President Donald Trump has bashed drug makers’ high prices on numerous occasions. During his campaign, he championed the idea of having the government directly negotiate the price of drugs Medicare purchases for seniors. Trump seemingly abandoned the proposal later in his campaign only to resurrect it again mid-January. Many Democrats also believe the government could secure a lower price for the drugs Medicare reimburses on seniors’ behalf. However, Republicans have long opposed the idea of government meddling in private markets and codified a non-interference clause in the Medicare Modernization Act of 2003.
Here’s the kicker: the prices paid for Medicare drugs are negotiated. Drug prices are negotiated by the large pharmaceutical benefit managers (PBMs) that administer Medicare’s Part D drug plans. About a dozen large PBMs dominate the market -- include Express Scripts, CVS Caremark, Argus, Optum and Cigna. These are the same companies that manage drug benefits for employers, insurers and many state Medicaid programs.
PBMs use a variety of techniques to control costs for their clients and enrollees. They also negotiate with pharmacies and assemble preferred pharmacy networks. Large PBMs negotiate drug prices across all their book of business -- not just individually for each plan. With multiple clients, large national PBMs possess far more bargaining power than individual firms.
But couldn’t the government do a better job because it’s so big? Not likely. As renowned health economist Alain Enthoven explained in the Wall Street Journal over a decade ago, there are many reasons to doubt whether the government could get a better deal than private drug plans. He explained how market power (i.e., volume purchases) is not the same as bargaining power. During the negotiation process between plans and drug makers, each side’s relative bargaining power generally determines the deal that is struck. Just because the government is big, with considerable market power, does not necessarily translate into lower prices unless there are competing drugs. Drug makers with drug patent monopolies do not have to accept the government’s lowball offers; there may be no comparable therapeutic substitutes. At that point the only course of action a potential buyer can take is to walk away from a deal and refuse to include the drug it its formulary.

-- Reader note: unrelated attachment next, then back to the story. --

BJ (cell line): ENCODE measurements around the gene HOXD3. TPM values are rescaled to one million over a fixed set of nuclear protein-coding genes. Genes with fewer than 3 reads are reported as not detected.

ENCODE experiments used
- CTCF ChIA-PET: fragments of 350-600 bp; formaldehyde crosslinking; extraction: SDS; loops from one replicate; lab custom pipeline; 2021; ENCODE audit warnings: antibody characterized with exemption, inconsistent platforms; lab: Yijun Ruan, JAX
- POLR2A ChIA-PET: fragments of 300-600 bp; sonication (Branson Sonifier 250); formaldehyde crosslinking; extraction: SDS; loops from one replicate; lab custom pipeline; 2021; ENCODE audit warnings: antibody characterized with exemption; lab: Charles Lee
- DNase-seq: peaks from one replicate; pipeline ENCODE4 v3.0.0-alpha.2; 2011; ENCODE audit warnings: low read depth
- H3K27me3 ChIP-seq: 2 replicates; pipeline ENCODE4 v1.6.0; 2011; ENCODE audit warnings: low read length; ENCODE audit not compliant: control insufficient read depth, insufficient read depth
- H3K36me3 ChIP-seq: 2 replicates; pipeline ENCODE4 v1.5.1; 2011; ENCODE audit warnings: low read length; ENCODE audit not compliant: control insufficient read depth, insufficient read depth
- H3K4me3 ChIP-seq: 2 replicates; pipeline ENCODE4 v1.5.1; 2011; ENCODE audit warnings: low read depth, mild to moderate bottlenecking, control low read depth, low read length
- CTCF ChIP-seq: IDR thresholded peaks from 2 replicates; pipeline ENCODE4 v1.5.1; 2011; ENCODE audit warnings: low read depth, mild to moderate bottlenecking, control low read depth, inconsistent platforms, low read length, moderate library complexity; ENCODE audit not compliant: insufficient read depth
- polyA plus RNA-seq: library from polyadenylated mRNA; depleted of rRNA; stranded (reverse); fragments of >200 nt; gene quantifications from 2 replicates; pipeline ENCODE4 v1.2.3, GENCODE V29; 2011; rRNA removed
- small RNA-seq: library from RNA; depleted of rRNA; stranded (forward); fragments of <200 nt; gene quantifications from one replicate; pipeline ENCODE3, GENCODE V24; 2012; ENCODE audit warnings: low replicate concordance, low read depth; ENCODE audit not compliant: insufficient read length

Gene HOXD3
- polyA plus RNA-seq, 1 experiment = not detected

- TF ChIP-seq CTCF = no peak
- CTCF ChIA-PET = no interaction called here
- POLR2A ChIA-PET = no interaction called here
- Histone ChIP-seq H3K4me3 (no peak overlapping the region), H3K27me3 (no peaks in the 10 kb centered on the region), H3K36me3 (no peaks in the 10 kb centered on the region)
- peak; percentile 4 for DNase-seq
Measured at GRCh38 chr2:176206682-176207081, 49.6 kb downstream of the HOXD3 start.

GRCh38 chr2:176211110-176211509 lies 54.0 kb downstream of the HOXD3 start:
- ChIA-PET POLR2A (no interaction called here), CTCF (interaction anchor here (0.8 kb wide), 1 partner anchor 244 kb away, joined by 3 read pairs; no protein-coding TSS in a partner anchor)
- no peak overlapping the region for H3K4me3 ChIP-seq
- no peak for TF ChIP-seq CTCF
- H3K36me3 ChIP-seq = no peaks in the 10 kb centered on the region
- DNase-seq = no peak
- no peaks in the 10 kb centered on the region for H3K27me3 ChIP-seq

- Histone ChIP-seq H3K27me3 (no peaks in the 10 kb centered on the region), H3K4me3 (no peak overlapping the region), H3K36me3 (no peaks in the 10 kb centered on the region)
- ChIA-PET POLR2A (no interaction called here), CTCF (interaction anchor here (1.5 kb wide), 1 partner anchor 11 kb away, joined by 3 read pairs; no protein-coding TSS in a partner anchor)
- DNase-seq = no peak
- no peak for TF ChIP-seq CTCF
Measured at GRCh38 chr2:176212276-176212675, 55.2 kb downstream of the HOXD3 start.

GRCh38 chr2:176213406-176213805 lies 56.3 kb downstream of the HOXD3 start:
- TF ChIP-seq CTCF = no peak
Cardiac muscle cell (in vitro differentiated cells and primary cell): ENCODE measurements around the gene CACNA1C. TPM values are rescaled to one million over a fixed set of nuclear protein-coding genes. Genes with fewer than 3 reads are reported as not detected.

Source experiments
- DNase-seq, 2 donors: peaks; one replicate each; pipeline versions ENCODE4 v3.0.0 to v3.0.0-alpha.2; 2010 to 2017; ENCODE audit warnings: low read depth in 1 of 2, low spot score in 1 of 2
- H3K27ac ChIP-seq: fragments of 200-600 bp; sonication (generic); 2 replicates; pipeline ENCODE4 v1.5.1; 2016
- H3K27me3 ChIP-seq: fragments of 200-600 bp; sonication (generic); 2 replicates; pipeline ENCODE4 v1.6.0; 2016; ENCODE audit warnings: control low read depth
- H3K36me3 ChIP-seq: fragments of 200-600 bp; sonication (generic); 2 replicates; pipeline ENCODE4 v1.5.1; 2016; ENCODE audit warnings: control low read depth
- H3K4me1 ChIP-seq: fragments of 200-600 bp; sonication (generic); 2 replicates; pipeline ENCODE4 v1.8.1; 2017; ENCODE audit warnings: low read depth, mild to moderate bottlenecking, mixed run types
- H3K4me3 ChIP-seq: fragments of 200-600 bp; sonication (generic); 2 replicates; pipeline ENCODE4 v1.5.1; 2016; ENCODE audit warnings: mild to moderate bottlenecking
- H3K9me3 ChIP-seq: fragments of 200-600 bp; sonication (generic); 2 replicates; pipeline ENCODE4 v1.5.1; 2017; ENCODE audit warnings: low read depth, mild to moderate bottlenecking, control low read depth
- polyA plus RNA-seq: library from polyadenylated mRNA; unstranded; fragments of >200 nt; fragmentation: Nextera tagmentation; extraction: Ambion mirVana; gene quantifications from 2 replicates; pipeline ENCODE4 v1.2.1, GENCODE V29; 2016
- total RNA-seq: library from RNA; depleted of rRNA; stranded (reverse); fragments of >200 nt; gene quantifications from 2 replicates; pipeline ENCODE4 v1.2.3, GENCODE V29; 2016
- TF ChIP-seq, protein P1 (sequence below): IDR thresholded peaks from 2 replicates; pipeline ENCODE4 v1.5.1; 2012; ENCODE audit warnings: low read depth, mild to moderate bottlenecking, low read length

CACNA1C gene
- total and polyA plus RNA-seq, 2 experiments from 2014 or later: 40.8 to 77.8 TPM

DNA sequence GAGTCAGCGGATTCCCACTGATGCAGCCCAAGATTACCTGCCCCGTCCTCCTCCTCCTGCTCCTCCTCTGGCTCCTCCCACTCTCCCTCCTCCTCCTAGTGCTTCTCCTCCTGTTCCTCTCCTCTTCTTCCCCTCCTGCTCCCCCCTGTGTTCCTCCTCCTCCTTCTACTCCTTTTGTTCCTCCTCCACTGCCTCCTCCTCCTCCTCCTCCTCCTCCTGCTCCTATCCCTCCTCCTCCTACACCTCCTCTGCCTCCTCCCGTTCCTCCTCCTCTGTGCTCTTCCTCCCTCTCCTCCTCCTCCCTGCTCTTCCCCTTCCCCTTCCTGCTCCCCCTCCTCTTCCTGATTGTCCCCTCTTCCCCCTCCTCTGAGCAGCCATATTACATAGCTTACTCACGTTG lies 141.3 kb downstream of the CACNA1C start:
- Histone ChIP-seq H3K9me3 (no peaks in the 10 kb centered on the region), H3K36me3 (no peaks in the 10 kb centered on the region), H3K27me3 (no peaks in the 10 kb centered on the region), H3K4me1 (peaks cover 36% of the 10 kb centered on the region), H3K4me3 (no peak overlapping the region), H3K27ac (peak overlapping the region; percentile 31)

Because large PBMs are private entities, they have more leeway to develop formularies and exclude some high-priced drugs when the drug makers’ bids are not favorable. The VA Health System does this and gets some of the lowest prices of any government payer. Its formulary is also rather limited compared to the range of drugs Medicare Part D plans include. The Medicare agency would have a harder time avoiding a political backlash. Risk-averse government negotiators would undoubtedly back down in the face of drug company lobbyists and their public relations campaigns. This has happened to Medicare time and time again. The Center for Medicare and Medicaid Services’ recent proposal to slightly change the way Medicare Part B drugs are reimbursed in doctors’ offices and hospitals is an example where the industry turned out in force to prevent a change.
Moreover, if the government were to consolidate the purchasing of Medicare drugs to one governmental entity, variations in drug prices would likely narrow, but would likely settle higher than some of the previous discounts. Any deep discount obtained by Medicare would likely be offset by higher prices for employee health plans. For example, Congress mandating that Medicare get a fixed discount off average wholesale price (AWP) would virtually guarantee all other buyers’ drug prices would rise.
When drug plans create pharmacy networks they negotiate for the lowest possible prices. Negotiated discounts are the result of bargaining power -- the ability of the drug plan to deny business to a drug maker if their bid isn’t favorable. This is something Medicare has a hard time doing politically. Medicare cannot threaten to exclude one hospital from its network to negotiate a price concession. Neither can Medicare require providers to match the lowest price bid by competing firms. If President Trump and Members of Congress want to rein-in drug prices for Medicare, the best way is to make it easier to bring new drugs -- and competing generics -- to market.
Devon M. Herrick is a health economist and senior fellow with the National Center for Policy Analysis.